High-intensity exercise is a HIIT in UK cardiac rehab

By Dr. Timothy Swinn

The HIIT or MISS UK trial has shown that an 8-week low-volume High-Intensity Interval Training (HIIT) cardiac rehab programme led to a greater increase in VO2peak at 8 weeks compared to normal cardiac rehab prescription of Moderate-Intensity Steady State exercise (MISS)(1). Furthermore, HIIT appeared to be safe, with only 1 adverse event possibly linked to exercise (namely an episode of atrial fibrillation with fast ventricular response). These results may have implications for cardiac rehabilitation in the UK, where most regimens use MISS despite HIIT being recommended in North American and European guidelines.

In this assessor-blinded trial (currently a pre-print in the European Journal of Preventative Cardiology), 382 participants were recruited across 6 UK sites and randomised between HIIT and MISS for an 8-week programme. Participants had been referred for cardiac rehabilitation following myocardial infarction, CABG, elective PCI or coronary artery disease seen on angiogram and had left ventricular ejection fraction >35%. The study used a low-volume HIIT protocol (10 one-minute repetitions working at 85-95% peak power and >85% maximum heart rate) and the MISS group worked at 60-80% peak power for 20-40 minutes. The primary outcome (VO2peak) was similar at baseline between groups but increased by more in the HIIT group at 8 weeks with intention-to-treat analysis (estimated difference of mean change after adjustment, 1.04 mL.kg−1.min−1; 95% CI, 0.38–1.69; P = 0.0021). There was no significant difference in this measure at 12 months, nor was there any significant difference in secondary outcomes (change in LV structure or function, renal function, cholesterol, or quality of life questionnaire). 75% of the HIIT group completed at least 80% of sessions, compared to 87% of the MISS group, although this was not statistically significant.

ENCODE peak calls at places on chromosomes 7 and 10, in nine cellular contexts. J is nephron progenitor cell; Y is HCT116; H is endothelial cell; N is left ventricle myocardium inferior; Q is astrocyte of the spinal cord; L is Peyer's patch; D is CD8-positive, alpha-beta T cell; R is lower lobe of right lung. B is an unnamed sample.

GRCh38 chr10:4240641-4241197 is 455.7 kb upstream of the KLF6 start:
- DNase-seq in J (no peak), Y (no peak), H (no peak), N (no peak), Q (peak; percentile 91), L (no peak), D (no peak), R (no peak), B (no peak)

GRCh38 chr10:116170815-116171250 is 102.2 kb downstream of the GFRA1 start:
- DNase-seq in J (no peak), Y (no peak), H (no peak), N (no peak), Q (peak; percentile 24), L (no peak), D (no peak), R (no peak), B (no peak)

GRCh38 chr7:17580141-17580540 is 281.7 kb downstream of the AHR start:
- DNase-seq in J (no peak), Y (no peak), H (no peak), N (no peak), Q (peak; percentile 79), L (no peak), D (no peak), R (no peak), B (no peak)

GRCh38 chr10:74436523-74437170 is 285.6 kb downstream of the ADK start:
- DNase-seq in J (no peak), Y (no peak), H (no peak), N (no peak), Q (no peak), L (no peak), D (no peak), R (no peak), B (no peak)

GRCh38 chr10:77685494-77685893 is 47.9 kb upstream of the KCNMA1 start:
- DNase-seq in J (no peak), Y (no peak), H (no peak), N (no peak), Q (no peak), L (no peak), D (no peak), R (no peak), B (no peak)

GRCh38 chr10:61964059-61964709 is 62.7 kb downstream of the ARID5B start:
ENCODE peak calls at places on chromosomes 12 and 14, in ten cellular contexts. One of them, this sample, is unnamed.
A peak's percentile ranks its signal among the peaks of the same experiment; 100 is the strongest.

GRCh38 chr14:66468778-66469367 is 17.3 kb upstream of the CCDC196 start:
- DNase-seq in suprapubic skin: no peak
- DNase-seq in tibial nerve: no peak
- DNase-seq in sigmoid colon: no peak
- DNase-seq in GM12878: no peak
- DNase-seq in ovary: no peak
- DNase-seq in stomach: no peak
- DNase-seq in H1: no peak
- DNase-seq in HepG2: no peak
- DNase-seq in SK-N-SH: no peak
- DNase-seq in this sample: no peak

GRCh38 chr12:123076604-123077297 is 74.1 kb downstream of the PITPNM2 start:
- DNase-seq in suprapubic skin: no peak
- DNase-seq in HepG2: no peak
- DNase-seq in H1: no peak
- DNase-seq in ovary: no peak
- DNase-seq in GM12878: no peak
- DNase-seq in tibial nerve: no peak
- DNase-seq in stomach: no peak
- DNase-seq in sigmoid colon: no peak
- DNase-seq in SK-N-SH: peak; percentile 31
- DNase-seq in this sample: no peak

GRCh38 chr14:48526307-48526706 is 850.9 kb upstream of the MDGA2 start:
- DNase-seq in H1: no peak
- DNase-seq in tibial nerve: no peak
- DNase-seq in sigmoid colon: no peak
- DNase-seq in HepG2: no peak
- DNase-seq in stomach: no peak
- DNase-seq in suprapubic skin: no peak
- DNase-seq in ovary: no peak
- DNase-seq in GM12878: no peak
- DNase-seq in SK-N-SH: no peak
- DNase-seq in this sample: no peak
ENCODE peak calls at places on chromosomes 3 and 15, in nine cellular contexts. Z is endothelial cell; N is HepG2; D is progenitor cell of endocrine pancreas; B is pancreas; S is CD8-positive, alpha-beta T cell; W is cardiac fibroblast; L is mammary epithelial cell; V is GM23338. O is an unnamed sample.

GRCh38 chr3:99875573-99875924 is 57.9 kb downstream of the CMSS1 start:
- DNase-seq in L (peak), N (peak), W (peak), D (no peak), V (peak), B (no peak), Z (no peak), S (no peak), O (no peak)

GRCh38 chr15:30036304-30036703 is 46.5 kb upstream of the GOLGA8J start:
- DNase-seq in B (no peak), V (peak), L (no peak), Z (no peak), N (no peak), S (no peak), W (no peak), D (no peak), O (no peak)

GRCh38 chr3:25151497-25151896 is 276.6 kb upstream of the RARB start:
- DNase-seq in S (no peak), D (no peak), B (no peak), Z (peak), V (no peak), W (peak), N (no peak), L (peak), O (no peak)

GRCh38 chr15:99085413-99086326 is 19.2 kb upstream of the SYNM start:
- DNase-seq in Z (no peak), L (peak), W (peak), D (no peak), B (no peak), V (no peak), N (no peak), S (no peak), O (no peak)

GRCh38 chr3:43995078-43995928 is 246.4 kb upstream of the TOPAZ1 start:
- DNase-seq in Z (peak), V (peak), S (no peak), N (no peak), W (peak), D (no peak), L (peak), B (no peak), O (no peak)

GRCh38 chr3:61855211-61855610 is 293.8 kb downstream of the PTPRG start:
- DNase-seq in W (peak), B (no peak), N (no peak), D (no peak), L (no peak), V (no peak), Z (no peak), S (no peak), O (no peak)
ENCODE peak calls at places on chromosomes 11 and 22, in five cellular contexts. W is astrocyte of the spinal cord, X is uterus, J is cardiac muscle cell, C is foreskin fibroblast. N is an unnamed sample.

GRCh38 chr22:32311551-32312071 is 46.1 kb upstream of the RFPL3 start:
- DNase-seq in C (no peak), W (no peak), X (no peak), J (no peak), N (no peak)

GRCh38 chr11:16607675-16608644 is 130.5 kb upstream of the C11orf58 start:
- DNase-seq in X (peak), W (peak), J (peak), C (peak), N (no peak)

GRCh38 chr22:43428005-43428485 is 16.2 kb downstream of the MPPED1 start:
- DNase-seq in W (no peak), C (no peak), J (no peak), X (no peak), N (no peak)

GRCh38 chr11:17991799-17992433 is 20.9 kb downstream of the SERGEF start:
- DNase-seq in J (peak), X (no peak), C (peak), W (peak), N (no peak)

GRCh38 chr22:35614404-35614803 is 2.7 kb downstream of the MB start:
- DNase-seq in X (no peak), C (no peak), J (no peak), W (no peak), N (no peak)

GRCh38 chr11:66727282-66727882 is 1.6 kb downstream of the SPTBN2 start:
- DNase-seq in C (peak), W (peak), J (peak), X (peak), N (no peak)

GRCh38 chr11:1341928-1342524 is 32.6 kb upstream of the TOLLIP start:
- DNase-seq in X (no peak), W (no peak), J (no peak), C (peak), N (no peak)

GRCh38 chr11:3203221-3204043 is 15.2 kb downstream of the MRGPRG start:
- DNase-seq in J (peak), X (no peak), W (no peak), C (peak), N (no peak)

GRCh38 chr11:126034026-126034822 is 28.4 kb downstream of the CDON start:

Strengths of this trial include a clear contrast in intensity of exercise between groups. Previous trials investigating HIIT have used a higher volume protocol (repetitions of 4 minutes) and intensity of exercise during these repetitions becomes closer to MISS. Although there was no significant difference in outcomes at 12 months, the encouraging safety profile of HIIT gives cardiac rehab practitioners more flexibility in finding an exercise regime that works for an individual. It may be that finding an exercise regime that a patient will consistently stick to, even after a prescribed programme has finished, will have the greatest impact on their long-term health.


  1. McGregor G, Powell R, Begg B, Birkett ST, Nichols S, Ennis S, et al. High-intensity interval training in cardiac rehabilitation: a multi-centre randomized controlled trial. Eur J Prev Cardiol. 2023 Feb 8.